I had the privilege of getting to know David Coppedge a few years ago, leading up to the shameful resolution of his 2012 discrimination case against NASA’s Jet Propulsion Lab. His story is among those that remind us intelligent design isn’t only a scientific issue but one with serious civil rights implications as well.
See here for more background on the Coppedge case. In brief, the mild-mannered team lead computer administrator on the Cassini Mission to Saturn was viciously punished by JPL supervisors. His offense? Sharing information about ID, all in the most respectful, appropriate manner. Now his persecution and its aftermath are recounted in a moving article in World Magazine (“After a fiery trial“).
Take a moment and read it. I’m glad to have stayed in touch with Coppedge since the court case in Los Angeles, so I’m familiar with some of what’s related here. To call his experiences dramatic is an understatement. Here’s how it began:
When JPL hired Coppedge in 1996 as a computer system administrator to help with the Cassini mission to Saturn (described by NASA as “the most ambitious effort in planetary space exploration ever mounted”), he was thrilled to land his dream job: Here he was, at the heart of cutting-edge science — probing the heavens, discovering the great unknown, making history. As team lead, he constantly tried to excite his team members with the awareness they were part of something extraordinary.
He also occasionally offered DVDs about intelligent design to co-workers whom he knew. His goal wasn’t to proselytize, he says, but to stir conversations, because “if the Darwinian picture is flawed, people ought to know the facts.” He had one co-worker who would talk frequently about his interest in photography — so why not share his own interest in the origin of life? If anyone expressed disinterest, he says, he immediately backed down. So Coppedge was flabbergasted when his supervisor told him “a number of people” had complained that he was “pushing religion” during work hours. His demotion came a month later.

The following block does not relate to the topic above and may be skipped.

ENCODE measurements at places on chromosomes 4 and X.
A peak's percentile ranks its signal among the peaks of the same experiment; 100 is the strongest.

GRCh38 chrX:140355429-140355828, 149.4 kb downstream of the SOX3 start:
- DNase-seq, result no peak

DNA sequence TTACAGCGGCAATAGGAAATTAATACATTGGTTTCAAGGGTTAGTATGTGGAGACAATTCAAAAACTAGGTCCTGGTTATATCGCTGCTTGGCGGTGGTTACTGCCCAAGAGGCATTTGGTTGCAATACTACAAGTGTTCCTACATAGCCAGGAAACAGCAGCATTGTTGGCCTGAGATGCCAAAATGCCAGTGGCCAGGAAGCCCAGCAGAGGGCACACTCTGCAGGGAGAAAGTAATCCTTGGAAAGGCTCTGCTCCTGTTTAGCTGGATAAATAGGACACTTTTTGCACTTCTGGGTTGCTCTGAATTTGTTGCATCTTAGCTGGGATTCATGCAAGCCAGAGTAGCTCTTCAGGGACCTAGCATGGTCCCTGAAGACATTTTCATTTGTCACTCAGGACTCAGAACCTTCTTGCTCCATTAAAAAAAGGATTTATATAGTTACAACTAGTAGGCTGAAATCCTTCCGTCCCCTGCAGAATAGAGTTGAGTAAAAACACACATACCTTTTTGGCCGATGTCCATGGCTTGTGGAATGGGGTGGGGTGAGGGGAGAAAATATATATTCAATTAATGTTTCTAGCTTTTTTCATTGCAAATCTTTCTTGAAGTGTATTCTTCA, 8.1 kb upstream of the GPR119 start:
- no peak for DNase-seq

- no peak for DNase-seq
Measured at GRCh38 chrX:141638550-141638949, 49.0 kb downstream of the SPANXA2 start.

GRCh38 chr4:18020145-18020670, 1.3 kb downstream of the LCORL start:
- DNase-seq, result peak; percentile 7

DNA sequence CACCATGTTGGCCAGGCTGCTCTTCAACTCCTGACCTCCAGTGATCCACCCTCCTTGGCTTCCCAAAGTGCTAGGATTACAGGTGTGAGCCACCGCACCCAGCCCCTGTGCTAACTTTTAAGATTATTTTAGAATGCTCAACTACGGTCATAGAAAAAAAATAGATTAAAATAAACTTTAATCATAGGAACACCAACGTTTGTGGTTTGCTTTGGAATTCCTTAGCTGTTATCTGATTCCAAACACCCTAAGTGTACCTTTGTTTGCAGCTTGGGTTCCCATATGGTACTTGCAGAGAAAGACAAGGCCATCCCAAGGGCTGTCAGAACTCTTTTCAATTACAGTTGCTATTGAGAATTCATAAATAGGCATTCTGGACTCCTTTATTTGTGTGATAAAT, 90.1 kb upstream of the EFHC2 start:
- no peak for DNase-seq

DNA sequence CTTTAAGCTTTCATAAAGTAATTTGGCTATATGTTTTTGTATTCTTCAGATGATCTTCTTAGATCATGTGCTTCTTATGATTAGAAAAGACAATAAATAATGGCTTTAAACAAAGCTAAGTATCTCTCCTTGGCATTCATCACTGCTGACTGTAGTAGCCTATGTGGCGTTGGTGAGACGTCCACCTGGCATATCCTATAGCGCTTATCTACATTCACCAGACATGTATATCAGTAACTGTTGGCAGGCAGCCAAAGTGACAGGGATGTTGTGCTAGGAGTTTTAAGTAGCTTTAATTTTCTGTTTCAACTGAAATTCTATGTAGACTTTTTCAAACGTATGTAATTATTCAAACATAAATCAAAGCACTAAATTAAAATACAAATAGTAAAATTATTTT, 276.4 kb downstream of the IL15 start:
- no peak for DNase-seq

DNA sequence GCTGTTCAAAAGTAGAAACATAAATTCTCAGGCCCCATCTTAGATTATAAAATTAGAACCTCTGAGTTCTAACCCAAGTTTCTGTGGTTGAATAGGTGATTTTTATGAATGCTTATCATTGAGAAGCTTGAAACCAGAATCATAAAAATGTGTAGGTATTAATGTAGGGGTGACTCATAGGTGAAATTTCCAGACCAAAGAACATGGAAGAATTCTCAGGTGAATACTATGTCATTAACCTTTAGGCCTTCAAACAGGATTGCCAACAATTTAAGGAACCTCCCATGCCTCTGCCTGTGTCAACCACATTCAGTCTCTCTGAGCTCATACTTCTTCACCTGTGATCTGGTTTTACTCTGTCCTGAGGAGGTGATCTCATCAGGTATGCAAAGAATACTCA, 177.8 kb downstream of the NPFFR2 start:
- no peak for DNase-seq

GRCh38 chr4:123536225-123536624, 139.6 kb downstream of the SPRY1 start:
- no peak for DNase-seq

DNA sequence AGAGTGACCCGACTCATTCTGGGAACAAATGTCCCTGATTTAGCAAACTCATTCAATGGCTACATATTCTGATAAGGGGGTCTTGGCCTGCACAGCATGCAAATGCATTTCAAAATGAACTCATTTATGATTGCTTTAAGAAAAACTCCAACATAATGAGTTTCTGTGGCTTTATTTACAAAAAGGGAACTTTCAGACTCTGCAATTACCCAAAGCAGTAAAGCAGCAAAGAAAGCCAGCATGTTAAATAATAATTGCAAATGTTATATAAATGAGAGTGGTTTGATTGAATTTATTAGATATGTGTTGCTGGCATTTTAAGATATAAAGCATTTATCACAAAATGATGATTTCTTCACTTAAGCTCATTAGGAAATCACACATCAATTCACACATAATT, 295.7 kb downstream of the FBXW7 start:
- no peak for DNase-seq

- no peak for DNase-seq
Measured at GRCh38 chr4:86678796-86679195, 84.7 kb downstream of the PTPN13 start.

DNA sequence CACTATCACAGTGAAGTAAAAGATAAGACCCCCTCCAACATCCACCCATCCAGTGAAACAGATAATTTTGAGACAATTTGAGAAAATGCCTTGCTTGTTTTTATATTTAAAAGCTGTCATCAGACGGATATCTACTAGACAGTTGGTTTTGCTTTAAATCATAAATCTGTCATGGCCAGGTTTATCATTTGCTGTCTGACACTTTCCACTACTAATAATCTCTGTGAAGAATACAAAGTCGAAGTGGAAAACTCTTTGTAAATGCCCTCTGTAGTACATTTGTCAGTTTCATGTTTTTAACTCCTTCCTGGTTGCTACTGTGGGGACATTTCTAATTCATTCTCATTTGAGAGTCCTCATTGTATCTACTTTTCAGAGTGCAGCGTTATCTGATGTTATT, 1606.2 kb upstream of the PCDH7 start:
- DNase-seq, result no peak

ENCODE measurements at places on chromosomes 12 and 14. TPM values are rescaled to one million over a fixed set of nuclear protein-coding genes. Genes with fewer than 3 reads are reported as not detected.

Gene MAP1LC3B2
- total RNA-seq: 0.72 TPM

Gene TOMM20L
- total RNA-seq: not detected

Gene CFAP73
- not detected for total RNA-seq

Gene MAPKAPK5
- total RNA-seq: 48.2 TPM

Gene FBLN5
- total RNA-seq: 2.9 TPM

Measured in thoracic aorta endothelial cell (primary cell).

There ensues the court battle, punctuated by mysterious debilitating headaches, a struggle with cancer, spiritual trial and renewal, even a near-deadly encounter with a flying insect. This is a remarkably resilient man. On top of everything else, his Facebook feed, which I follow, demonstrates his remarkable gifts as a nature photographer and his daring as an outdoorsman and adventurer across the wildernesses of the West.
His story has a happy ending, but then so does the Book of Job.
Photo credit: Greg Schneider/Genesis, via World Magazine.